The list, in slightly abbreviated form:
1. Watch the VIX: The CBOE Volatility Index has doubled over the past three months, though it remains at a historically modest level around 24. Colas thinks the VIX—a widely cited gauge of market fear—would have to get at least to 26 and perhaps to 32 before that would indicate a fear top.
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2. Bond yields: While most of Wall Street thought government debt yields would rise this year, they've actually fallen amid fears of global deflation. Colas didn't pick a specific point, but said the general direction should be higher before indicating slowdown worries have subsided.
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3. Small-cap stocks: The Russell 2000 index is already in correction territory when compared with the all-time peak it saw in early July and has fallen 8.7 percent year to date. More troubling, it has shown a strong divergence from the S&P 500. "Small caps need to show better performance to give investors confidence that we have made a bottom in large caps," Colas said. "Enough of the divergence—both asset classes have to start acting more consistently with respect to their common fundamentals."
4. Exchange-traded funds: Flows from ETFs have slowed in October, Colas said, with the $1.8 trillion space losing $5.7 billion so far on the equity side and gaining $8.2 billion in fixed income safe havens. "You will want to see money flowing into this space before you ring the all-clear on the recent pullback," he said.
5. Oil prices: Crude is down 14.4 percent in 2014, providing consumers a break with sub-$3 a gallon gas in many locations, but also could be indicative of declining demand due to slowing economic activity. Look for a line in the sand at $80 a barrel.
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6. Europe: Economic data out of the euro zone, even in strongholds like Germany, has been pretty awful. The headline tone needs to change, in particular regarding central bank plans to spur growth.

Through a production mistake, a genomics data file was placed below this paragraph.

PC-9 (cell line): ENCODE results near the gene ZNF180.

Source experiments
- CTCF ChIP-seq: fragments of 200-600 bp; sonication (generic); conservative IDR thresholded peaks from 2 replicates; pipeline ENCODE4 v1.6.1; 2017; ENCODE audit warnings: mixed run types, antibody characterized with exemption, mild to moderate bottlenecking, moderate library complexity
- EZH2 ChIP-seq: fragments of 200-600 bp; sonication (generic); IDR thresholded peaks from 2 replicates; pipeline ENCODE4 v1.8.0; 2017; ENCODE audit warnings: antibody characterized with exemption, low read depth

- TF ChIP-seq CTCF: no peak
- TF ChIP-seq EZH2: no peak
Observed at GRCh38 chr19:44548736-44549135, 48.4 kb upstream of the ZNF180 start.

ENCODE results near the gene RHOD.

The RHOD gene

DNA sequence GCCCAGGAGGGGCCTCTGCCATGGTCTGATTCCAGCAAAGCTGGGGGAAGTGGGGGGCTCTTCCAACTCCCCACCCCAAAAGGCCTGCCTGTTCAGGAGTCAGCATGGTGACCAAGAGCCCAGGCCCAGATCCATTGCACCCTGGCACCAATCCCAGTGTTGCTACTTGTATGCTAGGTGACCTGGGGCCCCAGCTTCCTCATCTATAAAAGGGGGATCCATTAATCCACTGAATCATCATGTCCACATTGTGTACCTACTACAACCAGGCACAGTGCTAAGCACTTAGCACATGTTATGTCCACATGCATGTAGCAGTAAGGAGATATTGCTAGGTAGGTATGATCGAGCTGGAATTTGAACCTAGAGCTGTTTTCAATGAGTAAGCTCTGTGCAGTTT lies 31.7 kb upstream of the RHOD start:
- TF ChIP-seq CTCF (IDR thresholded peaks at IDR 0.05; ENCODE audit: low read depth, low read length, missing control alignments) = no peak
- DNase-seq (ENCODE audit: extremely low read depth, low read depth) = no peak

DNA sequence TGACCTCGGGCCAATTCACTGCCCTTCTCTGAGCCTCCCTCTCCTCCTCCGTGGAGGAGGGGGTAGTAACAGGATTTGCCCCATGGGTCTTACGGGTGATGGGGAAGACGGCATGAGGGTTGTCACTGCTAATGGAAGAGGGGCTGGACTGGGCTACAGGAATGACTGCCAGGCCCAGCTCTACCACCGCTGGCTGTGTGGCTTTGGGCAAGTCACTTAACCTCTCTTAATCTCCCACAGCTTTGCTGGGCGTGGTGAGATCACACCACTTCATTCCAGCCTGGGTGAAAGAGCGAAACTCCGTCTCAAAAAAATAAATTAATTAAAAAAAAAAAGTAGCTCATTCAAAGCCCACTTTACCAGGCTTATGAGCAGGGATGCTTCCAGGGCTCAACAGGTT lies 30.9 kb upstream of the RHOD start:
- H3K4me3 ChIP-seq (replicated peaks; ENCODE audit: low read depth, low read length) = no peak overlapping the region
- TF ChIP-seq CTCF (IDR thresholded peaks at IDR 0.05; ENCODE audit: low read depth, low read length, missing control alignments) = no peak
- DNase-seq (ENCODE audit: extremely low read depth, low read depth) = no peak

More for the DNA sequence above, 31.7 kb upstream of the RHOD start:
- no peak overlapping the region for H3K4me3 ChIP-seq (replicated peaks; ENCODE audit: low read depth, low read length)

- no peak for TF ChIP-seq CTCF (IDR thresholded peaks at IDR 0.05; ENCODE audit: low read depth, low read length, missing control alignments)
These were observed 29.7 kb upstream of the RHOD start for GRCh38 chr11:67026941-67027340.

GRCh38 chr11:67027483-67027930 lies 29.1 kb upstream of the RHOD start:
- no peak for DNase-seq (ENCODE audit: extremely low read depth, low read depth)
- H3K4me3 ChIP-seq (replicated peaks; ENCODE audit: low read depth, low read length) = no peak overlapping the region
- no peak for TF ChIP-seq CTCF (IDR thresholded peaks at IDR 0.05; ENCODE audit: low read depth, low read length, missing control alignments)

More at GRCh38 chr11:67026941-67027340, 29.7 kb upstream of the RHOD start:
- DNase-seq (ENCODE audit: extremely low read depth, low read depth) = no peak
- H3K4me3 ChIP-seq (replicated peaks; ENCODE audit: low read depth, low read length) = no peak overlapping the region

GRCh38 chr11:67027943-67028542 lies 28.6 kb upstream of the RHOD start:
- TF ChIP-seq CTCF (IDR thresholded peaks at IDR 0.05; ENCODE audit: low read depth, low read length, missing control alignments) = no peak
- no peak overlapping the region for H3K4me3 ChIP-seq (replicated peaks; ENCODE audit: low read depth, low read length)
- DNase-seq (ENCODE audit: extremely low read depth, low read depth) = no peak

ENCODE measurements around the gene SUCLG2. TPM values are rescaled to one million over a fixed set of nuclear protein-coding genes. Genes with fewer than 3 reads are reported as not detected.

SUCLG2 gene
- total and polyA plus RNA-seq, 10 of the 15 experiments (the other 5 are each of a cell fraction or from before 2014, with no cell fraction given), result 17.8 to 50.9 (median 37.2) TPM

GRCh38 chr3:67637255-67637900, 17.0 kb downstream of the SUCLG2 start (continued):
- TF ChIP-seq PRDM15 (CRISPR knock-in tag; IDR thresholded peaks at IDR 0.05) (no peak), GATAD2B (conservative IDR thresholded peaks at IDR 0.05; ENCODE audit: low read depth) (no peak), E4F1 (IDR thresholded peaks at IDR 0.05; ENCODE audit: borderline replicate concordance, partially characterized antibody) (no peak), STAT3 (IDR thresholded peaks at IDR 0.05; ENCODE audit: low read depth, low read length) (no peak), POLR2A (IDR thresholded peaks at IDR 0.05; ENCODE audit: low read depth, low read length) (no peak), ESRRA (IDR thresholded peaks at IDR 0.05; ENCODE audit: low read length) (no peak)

7. The dollar: The U.S. greenback has been on a surge, which in itself could be a good sign. Colas said the main problem, however, is volatility. "In truth, what we need to see is a stable dollar at whatever level it chooses," he said. "That will be a sign of a bottom, in that investors will have set some kind of equilibrium from which they can begin to choose between different asset classes."
8. Trading volumes: Market participation has been a weak point for years, particularly since the 2010 "flash crash." The downturn actually has accelerated trading activity, with TABB Group reporting that exchanges saw a 16 percent month-over-month gain in volume. Colas advises looking for a plateau before the bottom.
9. Hedge funds: "I can assure you that the bottom tick of the current pullback will be from some hedge fund letting go of their last favorite—but losing—stock position," Colas said. "So look for signs of distress in the hedge fund community—perhaps including chatter of a high-profile closure or two—as a signal that stocks have actually hit their low points."
10. Ebola, ISIS et al: Colas advises that anyone who believes Ebola will become a global pandemic, or that ISIS rebels will take over the Middle East, should invest in "gold, Glocks and canned food." Otherwise, despite their threat to world peace and health, they're not really major market themes.
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"Realize that the Middle East has been a mess longer than just the arrival of ISIS on the scene. And Ebola is just one more stanza in the sad song of diseases that kill innocent human life," he said.
"For the moment, however, fear has the upper hand and we have to respect that. That's why this list has 10 items, rather than just this last one. 'Ebola cured' or 'ISIS defeated' are not going to be headlines in 2014. Or likely in 2015 or 2016 for that matter. The other nine of our top 10 will have to deliver the signal that these larger worries are discounted in stock prices."